Biohydrogen production from beet molasses by sequential dark and photofermentation

Ozgur, Ebru
Mars, Astrid E.
Peksel, Beguem
Louwerse, Annemarie
Yucel, Meral
Gündüz, Ufuk
Claassen, Pieternel A. M.
Eroglu, Inci
Biological hydrogen production using renewable resources is a promising possibility to generate hydrogen in a sustainable way. In this study, a sequential dark and photofermentation has been employed for biohydrogen production using sugar beet molasses as a feedstock. An extreme thermophile Caldicellulosiruptor saccharolyticus was used for the dark fermentation, and several photosynthetic bacteria (Rhodobacter capsulatus wild type, R. capsulatus hup(-) mutant, and Rhodopseudomonas palustris) were used for the photofermentation. C. saccharolyticus was grown in a pH-controlled bioreactor, in batch mode, on molasses with an initial sucrose concentration of 15 g/L. The influence of additions of NH4+ and yeast extract on sucrose consumption and hydrogen production was determined. The highest hydrogen yield (4.2 mol of H-2/mol sucrose) and maximum volumetric productivity (7.1 mmol H-2/L-c.h) were obtained in the absence of NH4+. The effluent of the dark fermentation containing no NH4+ was fed to a photobioreactor, and hydrogen production was monitored under continuous illumination, in batch mode. Productivity and yield were improved by dilution of the dark fermentor effluent (DFE) and the additions of buffer, iron-citrate and sodium molybdate. The highest hydrogen yield (58% of the theoretical hydrogen yield of the consumed organic acids) and productivity (1.37 mmol H-2/L-c.h) were attained using the hup(-) mutant of R. capsulatus. The overall hydrogen yield from sucrose increased from the maximum of 4.2 mol H-2/mol sucrose in dark fermentation to 13.7 mol H-2/mol sucrose (corresponding to 57% of the theoretical yield of 24 mol of H-2/mole of sucrose) by sequential dark and photofermentation. (C) 2009 Professor T. Nejat Veziroglu. Published by Elsevier Ltd. All rights reserved.


Biohydrogen production by Rhodobacter capsulatus on acetate at fluctuating temperatures
Ozgur, Ebru; Uyar, Basar; Ozturk, Yavuz; Yucel, Meral; Gündüz, Ufuk; Eroglu, Inci (2010-03-01)
Hydrogen is a clean energy alternative to fossil fuels. Photosynthetic bacteria produce hydrogen from organic compounds under anaerobic, nitrogen-limiting conditions through a light-dependent electron transfer process. In this study, the hydrogen production efficiency of phototrophic bacteria, Rhodobacter capsulatus and its Hup mutant strain (an uptake hydrogenase deleted strain) were tested on different initial acetate concentrations at fluctuating temperatures with indoor and outdoor photobioreactors. Ace...
Potential use of thermophilic dark fermentation effluents in photofermentative hydrogen production by Rhodobacter capsulatus
Ozgur, Ebru; Afsar, Nilufer; de Vrije, Truus; Yucel, Meral; Gündüz, Ufuk; Claassen, Pieternel A. M.; Eroglu, Inci (2010-01-01)
Biological hydrogen production by a sequential operation of dark and photofermentation is a promising route to produce hydrogen. The possibility of using renewable resources, like biomass and agro-industrial wastes, provides a dual effect of sustainability in biohydrogen production and simultaneous waste removal. In this study, photofermentative hydrogen production on effluents of thermophilic dark fermentations on glucose, potato steam peels (PSP) hydrolysate and molasses was investigated in indoor, batch ...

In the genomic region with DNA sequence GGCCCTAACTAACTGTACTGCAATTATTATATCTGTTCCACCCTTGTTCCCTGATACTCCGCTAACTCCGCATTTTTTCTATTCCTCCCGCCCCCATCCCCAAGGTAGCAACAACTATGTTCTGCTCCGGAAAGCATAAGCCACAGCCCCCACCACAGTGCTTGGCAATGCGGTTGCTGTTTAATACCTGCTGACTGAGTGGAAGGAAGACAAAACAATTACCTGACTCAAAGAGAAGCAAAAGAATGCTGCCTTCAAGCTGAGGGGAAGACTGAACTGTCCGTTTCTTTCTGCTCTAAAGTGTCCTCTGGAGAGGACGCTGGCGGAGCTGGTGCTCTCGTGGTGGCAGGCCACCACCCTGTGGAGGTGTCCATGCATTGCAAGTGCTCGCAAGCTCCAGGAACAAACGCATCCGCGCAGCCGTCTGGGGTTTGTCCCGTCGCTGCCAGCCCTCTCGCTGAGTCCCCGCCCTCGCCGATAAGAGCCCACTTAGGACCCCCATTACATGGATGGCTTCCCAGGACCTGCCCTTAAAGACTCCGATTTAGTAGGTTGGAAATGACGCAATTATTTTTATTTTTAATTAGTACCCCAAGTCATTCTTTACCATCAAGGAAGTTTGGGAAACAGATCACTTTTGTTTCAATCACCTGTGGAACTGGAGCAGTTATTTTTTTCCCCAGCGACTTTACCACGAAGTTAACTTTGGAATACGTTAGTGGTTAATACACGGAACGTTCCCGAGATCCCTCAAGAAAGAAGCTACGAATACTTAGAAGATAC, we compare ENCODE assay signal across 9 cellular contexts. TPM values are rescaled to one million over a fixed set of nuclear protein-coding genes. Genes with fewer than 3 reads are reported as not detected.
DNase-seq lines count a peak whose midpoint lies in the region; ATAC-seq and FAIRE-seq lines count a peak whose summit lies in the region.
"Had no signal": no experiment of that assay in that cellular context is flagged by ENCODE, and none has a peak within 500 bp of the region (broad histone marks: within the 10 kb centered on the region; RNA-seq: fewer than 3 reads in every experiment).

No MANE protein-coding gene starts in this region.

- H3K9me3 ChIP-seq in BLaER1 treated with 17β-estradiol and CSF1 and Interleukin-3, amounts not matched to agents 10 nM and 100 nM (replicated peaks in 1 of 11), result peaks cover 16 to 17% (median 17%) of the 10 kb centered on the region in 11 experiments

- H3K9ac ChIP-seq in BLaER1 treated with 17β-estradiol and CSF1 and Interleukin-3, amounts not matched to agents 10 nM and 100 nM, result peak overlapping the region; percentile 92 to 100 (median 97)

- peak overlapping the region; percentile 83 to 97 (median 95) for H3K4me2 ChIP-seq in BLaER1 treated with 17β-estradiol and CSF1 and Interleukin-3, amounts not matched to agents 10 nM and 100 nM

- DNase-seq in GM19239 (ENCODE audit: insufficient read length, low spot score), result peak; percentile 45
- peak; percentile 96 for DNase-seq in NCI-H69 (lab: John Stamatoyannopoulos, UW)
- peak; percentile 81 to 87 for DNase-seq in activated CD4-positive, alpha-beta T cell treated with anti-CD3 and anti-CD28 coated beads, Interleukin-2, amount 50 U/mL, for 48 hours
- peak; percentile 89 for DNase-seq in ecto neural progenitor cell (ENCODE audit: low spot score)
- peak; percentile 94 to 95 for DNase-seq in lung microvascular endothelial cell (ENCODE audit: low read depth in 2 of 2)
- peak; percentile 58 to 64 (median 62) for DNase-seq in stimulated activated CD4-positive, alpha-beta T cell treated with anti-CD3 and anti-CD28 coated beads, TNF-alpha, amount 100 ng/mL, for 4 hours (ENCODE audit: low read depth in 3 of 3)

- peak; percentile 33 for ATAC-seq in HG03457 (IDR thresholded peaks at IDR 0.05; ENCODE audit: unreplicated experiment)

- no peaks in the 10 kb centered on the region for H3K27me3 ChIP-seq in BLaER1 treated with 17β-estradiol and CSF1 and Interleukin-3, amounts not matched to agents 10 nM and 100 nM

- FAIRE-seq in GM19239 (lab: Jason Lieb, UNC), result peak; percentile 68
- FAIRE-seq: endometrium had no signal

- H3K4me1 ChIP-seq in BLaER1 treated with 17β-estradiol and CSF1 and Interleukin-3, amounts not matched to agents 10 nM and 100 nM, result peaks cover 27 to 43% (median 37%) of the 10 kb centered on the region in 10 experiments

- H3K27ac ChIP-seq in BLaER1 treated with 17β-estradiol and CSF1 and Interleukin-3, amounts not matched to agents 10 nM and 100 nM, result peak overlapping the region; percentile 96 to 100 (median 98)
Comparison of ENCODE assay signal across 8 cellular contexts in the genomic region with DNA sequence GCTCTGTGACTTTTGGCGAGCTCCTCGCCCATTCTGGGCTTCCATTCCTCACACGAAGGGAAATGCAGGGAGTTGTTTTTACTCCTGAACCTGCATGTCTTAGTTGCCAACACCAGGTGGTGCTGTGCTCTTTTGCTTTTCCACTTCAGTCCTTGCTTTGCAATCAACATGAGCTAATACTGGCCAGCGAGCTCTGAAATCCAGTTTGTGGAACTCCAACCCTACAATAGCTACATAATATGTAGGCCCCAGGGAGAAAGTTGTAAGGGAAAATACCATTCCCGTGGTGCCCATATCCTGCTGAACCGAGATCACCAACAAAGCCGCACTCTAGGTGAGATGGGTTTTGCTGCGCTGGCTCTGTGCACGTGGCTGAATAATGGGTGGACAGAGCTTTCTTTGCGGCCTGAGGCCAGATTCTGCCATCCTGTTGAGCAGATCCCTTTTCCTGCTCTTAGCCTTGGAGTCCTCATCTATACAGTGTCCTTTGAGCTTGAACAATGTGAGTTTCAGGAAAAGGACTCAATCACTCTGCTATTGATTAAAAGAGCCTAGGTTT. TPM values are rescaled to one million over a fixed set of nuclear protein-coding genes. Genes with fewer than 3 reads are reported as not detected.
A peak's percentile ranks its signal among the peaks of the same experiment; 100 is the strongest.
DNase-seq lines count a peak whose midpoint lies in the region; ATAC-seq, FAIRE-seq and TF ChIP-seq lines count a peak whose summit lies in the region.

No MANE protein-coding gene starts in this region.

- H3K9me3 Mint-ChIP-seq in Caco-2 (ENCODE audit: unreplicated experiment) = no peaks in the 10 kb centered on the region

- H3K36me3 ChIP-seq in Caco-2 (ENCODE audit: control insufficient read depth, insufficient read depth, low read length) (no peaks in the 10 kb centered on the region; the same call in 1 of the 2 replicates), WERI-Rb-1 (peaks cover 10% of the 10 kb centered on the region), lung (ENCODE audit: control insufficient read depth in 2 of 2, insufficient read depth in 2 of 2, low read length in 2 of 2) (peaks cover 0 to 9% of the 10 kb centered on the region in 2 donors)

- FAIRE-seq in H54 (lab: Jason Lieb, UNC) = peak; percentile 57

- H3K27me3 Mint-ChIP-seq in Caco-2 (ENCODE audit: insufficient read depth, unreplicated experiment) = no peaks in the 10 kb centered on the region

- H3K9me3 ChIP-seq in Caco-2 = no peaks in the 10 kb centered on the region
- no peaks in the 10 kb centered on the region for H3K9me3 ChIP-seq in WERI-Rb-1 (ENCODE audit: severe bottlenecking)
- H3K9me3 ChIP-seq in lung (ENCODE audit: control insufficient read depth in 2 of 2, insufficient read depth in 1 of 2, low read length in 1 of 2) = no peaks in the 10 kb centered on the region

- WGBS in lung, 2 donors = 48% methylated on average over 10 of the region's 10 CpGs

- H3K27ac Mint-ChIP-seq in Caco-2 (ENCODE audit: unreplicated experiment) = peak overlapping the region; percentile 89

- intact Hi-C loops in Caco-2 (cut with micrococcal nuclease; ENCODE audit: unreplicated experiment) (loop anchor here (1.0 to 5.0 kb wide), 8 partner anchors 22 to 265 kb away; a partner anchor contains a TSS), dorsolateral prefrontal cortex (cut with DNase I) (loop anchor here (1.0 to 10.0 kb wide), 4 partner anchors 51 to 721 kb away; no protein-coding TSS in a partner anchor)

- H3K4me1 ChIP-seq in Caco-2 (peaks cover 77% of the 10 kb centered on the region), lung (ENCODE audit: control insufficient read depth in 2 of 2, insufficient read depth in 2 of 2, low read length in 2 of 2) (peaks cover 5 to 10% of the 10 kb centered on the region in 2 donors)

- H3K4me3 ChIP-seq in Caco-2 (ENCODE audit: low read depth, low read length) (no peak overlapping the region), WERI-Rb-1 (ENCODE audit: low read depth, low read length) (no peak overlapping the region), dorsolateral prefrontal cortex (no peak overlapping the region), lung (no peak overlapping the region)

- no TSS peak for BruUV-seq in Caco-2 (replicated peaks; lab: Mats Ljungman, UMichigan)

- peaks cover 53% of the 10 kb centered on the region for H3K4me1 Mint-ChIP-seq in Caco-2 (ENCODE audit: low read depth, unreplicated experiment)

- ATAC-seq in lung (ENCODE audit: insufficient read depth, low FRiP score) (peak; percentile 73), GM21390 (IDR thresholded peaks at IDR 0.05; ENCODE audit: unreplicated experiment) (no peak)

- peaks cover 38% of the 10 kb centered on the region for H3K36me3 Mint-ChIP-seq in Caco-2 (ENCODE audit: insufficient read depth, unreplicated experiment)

Biohydrogen production in an outdoor panel photobioreactor on dark fermentation effluent of molasses
Avcioglu, Sevler Gokce; Ozgur, Ebru; Eroglu, Inci; Yucel, Meral; Gündüz, Ufuk (2011-08-01)
Hydrogen is regarded as an ideal energy carrier if it is produced from renewable resources such as biomass. Sequential operation of dark and photofermentation allows a highly efficient production of hydrogen from biomass, as maximal conversion of the energy in the carbohydrates to hydrogen can be achieved. In this study photofermentative hydrogen production was carried out in a solar panel photobioreactor by Rhodobacter capsulatus wild type (DSM 1710) and Rhodobacter capsulatus hup(-) (YO3) strain on the mo...
Photofermentative hydrogen production from molasses in tubular photobioreactor with pH control
Oflaz, Fatma Betül; Koku, Harun; Department of Chemical Engineering (2019)
Biological hydrogen production has the potential to supply hydrogen from various wastes as feedstock and operation under ambient conditions. In order to obtain cost effective production, photobioreactors (PBRs) that can operate for long durations while utilizing waste are necessary. Two primary issues limiting the duration are decrease in pH and the non-optimal C/N ratio. The main aim of this study was to construct and operate a pH control system for a pilot scale photobioreactor (20 L) to achieve prolonged...
Biohydrogen production by immobilized purple nonsulfur bacteria
Sağır, Emrah; Yücel, Ayşe Meral; Koku, Harun; Department of Biochemistry (2018)
Biological hydrogen production by purple non-sulfur bacteria is an attractive route to build a large scale hydrogen production system in outdoor natural conditions from various renewable sources. In this study, biological hydrogen production was carried out by agar immobilized purple non-sulfur bacteria in indoor and outdoor conditions. A novel photobioreactor (1.4 L volume) was built and operated continuously for 20 to 64 days in sequential batch mode for long-term hydrogen production using agar-immobilize...
Citation Formats
E. Ozgur et al., “Biohydrogen production from beet molasses by sequential dark and photofermentation,” INTERNATIONAL JOURNAL OF HYDROGEN ENERGY, pp. 511–517, 2010, Accessed: 00, 2020. [Online]. Available: